// Center the image horizontally via a translation node, which is the
   // parent of the image node.

   Rectangle2D bounds = imageNode.getBounds ();
   SGTransform.Translate imageTNode;
   imageTNode = SGTransform.createTranslation (-bounds.getX ()+
                         (WIDTH-
                         bounds.getWidth ())/2.0,
                         IMAGE_TOP, imageNode);
   imageTNode.setID ("imageTNode: SGTransform.Translate");

   // Create a reflection effect node as the parent of the translation
   // node.

   SGEffect effectNode = new SGEffect ();
   effectNode.setID ("effectNode: SGEffect");
   Reflection reflection = new Reflection ();
   reflection.setTopOffset (IMAGE_SEP);
   effectNode.setEffect (reflection);
   effectNode.setChild (imageTNode);

   // Add the effect node last, so it will appear in front of the gradient
   // background.

   sceneNode.add (effectNode);

   // Establish the scene.

   panel.setScene (sceneNode);

   // Dump the scene graph hierarchy to the standard output.

   dump (panel.getScene (), 0);

   // Install the panel into the Swing hierarchy, pack it to its preferred
   // size, and don't let it be resized.

   f.setContentPane (panel);
   f.pack ();

   Insets insetsa = f.getInsets ();

   f.setResizable (false);

   Insets insetsb = f.getInsets ();

   // On some platforms (Windows XP SP2, for one), passing false to
   // setResizable shrinks the frame window's insets. The horizontal and
   // vertical differences between the before/after inset values must be
   // taken into account when creating the background node and its
   // gradient. Otherwise, there will be a small region of empty space on
   // the right and bottom of the main window.

   int diffleft = Math.abs (insetsa.left-insetsb.left);
   int diffright = Math.abs (insetsa.right-insetsb.right);
   int difftop = Math.abs (insetsa.top-insetsb.top);
   int diffbottom = Math.abs (insetsa.bottom-insetsb.bottom);

   backgroundNode.setShape (new Rectangle (0 ,0, WIDTH+diffleft+diffright,
                       HEIGHT+difftop+diffbottom));

   backgroundNode.setFillPaint (new GradientPaint (0f, 0f, Color.BLACK, 0f,
                           HEIGHT+difftop+
                           diffbottom,
                           Color.DARK_GRAY));

   // Center and display the frame window on the screen.

   f.setLocationRelativeTo (null);
   f.setVisible (true);
  }

  public static void dump (SGNode node, int level)
  {
   for (int i = 0; i < level; i++)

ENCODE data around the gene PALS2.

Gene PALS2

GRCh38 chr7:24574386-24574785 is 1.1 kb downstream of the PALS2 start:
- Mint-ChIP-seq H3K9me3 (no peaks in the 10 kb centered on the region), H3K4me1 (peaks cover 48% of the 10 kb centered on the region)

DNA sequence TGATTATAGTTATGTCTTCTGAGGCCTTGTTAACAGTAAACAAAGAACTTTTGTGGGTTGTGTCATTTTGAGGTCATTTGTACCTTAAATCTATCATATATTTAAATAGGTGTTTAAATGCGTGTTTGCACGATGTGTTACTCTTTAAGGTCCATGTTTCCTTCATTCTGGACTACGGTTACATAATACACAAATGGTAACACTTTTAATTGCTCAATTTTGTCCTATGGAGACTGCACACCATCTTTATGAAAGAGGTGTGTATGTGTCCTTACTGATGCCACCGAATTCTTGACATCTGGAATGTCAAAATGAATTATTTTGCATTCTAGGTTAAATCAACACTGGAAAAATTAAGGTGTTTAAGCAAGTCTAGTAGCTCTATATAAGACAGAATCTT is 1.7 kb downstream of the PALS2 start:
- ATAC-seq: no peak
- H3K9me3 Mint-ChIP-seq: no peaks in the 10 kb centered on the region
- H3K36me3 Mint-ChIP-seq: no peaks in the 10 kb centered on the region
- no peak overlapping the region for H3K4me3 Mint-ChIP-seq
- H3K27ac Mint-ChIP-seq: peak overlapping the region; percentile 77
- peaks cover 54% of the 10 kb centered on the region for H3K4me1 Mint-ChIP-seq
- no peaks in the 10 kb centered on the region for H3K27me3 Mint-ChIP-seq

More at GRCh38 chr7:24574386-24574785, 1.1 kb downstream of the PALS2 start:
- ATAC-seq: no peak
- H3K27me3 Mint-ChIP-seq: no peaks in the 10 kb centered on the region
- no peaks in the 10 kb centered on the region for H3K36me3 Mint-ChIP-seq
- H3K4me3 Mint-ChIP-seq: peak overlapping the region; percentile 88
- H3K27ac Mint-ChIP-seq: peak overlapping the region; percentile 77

System.out.print (" ");

   System.out.println (node.getID ());

   if (node instanceof SGParent)
   {
     java.util.List<SGNode> children = ((SGParent) node).getChildren ();
     Iterator<SGNode> it = children.iterator ();
     while (it.hasNext ()
       dump (it.next (), level+1);
   }
  }
}

Listing 4 uses the Reflection public void setTopOffset(float topOffset) method to specify the distance between the bottom of the original image and the top of its reflection—the default and minimum topOffset values are 0.0f. The companion public float getTopOffset() method returns this value. Additional property methods for configuring a reflection are as follows:

  • public void setBottomOpacity(float bottomOpacity): Set the opacity of the reflection's bottom extreme. The bottomOpacity value ranges from 0.0f through 1.0f (an IllegalArgumentException is thrown if this value lies outside this range) and defaults to 0.0f (transparent). The companion public float getBottomOpacity() method returns this value.
  • public void setFraction(float fraction): Set the fraction of the image that is visible in the reflection. For example, 0.5f means that the reflection reveals only the bottom half of the image. The fraction value ranges from 0.0f through 1.0f (an IllegalArgumentException is thrown if this value lies outside this range), with 0.75f being the default. The companion public float getFraction() method returns this value.
  • public void setTopOpacity(float topOpacity): Set the opacity of the reflection's top extreme. The topOpacity value ranges from 0.0f through 1.0f (an IllegalArgumentException is thrown if this value lies outside this range), and defaults to 0.5f. The companion public float getTopOpacity() method returns this value.

Compile the source code via javac -cp Scenario-0.6.jar ReflectedImage.java; run the application via java -cp Scenario-0.6.jar;. ReflectedImage. Figure 4 reveals the resulting user interface.

Figure 4

Figure 4 The image is centered horizontally in front of a black-to-dark gray gradient background.

This application also sends the following nodes hierarchy to the standard output—a group to store the background and effect nodes, with the effect's translate and image children (the background is rendered first, followed by the translated and reflected image):

sceneNode: SGGroup
 backgroundNode: SGShape
 effectNode: SGEffect
 imageTNode: SGTransform.Translate
  imageNode: SGImage